Count me as among those who can’t wait for the Summer Olympic Games to commence in London on July 27.
I love the spectacle, the stories and the competition.
Not everyone does.
In fact, many people are already declaring their disdain for the summer games.
Part of this goes back to the oft-repeated contention that the only thing more boring than track is field.
I’ve never understood this because it’s playground elemental.
Every child understands the joy of running fast. Every child wants to be swift. Better than even playing a game of catch, no one needs to teach a child how to run.
You just decide to fly and you take off.
I was the fastest fifth grader at Howe Elementary School. It’s something I’ve never forgotten.
It was a surprise victory because prior to that no one knew I was fast. Me neither.
This is a true story. The crusty old gym teacher was timing us in the 100 yard dash. Now, I don’t recall how long it takes your typical 11 year old to run 100 yards, but let’s say it’s about 20 seconds.
I did it in 14 seconds. Blew the field away.
A fifth grade PED.
Someone had let a dog loose on the field the exact instant the teacher yelled, “Go!” to my group. For some reason this dog -- I remember it seeming coyote fierce -- took off right after my sport britches.
I used to run then much like I work today, aimlessly and without evident purpose.
I wonder how my career would be if someone sicced a big dog on my butt.
Because it did wonders for my fifth grade time. I truly remember finding an extra gear. I surged. I ran like the wind. To this day, I don’t remember stopping. I may have just run straight to the sixth grade.
Of course, today the victory would be in dispute because of rules preventing the use of performance enhancing dogs.
I was thinking of this the other day when a preposterous friend of mine was talking about the rivalry between the world’s two fastest men, Usain Bolt and Yohan Blake. The pair will be a marquee encounter throughout the Olympics.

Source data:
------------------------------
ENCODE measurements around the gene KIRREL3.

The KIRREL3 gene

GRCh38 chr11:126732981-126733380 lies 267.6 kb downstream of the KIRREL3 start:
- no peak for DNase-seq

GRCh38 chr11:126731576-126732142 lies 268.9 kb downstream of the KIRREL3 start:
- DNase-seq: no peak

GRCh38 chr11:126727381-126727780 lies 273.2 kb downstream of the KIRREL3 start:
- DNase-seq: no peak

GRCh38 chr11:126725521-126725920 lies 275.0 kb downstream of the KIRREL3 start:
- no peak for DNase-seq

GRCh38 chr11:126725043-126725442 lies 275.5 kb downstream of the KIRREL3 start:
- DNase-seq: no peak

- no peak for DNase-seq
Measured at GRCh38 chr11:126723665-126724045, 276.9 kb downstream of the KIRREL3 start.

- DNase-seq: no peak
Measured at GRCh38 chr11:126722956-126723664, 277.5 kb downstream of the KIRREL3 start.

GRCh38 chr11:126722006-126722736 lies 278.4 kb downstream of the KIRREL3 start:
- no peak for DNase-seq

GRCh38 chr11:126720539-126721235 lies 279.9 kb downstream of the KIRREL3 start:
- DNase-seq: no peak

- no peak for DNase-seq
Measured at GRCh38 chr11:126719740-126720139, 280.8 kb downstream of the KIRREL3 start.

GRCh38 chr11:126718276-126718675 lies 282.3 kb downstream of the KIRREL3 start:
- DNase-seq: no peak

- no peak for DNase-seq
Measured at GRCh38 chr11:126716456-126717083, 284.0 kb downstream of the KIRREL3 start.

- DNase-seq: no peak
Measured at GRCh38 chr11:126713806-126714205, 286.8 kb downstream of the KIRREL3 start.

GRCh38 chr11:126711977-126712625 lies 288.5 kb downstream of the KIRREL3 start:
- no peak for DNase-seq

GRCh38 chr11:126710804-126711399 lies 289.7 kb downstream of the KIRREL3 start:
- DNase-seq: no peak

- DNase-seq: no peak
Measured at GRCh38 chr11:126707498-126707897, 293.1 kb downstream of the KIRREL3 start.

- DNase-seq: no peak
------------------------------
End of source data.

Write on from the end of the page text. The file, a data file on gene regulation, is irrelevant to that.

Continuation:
A former athlete, he was saying he’d like to race the two of them.
I’m still unclear why he said this because it makes zero sense. He weighs in excess of 340 pounds, smokes like a chimney and drinks like me.
There’s nothing about his profile that suggests speed. Rehab and naps, maybe, but certainly not speed.
That’s why what he said was so inspiring. It gave me an idea that will make the Olympics must-watch viewing.
Every event needs a jumbo-sized male to compete against the world’s greatest athletes. Really, it’s hard to appreciate how truly great these athletes are when we only see them matched against other world class athletes.
A contrast would be informative.
But to make it fair, we’d need to give the tubby tracksters advantages.
I’m thinking in particular of the race to determine the world’s fastest man, the 100-meter dash.
The Olympians would spot the 340-pounders the first 80 meters.
They’d have just a 20 meter dash.
Think of it. With just 20 meters, there’s actually a chance they might snag a medal.
We talked about this at the bar the other day and the idea was greeted with enthusiasm by my fellow inebriates who helped refine the ground rules.
We decided it would be unfair to make the big boys start crouched down like tigers. Inevitably, that would cause them to fall flat on their multiple chins at the sound of the gun.
Plus, it would take too long to maneuver into the unnatural position and the Olympians might cramp up during the delay.
So we decided they could start up-right in what we called the smoker’s posture. It’s the lazy half-slouch/half-lean you see smokers engage when they’ve been banished from their offices to the scalding sidewalks to smoke.
Also, these guys would get three lanes all to themselves. This would allow them room to wobble in case inertia gets the better of them.
The slo-mo replays would be riveting.
You’d see Bolt and Blake burst out of the blocks in concentrated fury.
The big boys would just sort of stumble -- one would hope in the right direction -- with looks of confusion and fright.
You’d see the athletes gaining on the finish line in split-second increments.
The photo finish would be best. It usually takes finely tuned athletes another 50 meters before they expend all the speed and energy and slow to a stroll.
But the non-athletes would simply collapse at the finish line. They’d lay there pleading with track medics to bring them a cigarette and something alcoholic.
Just think of the offbeat sponsorship opportunities.
Ah, let the games begin.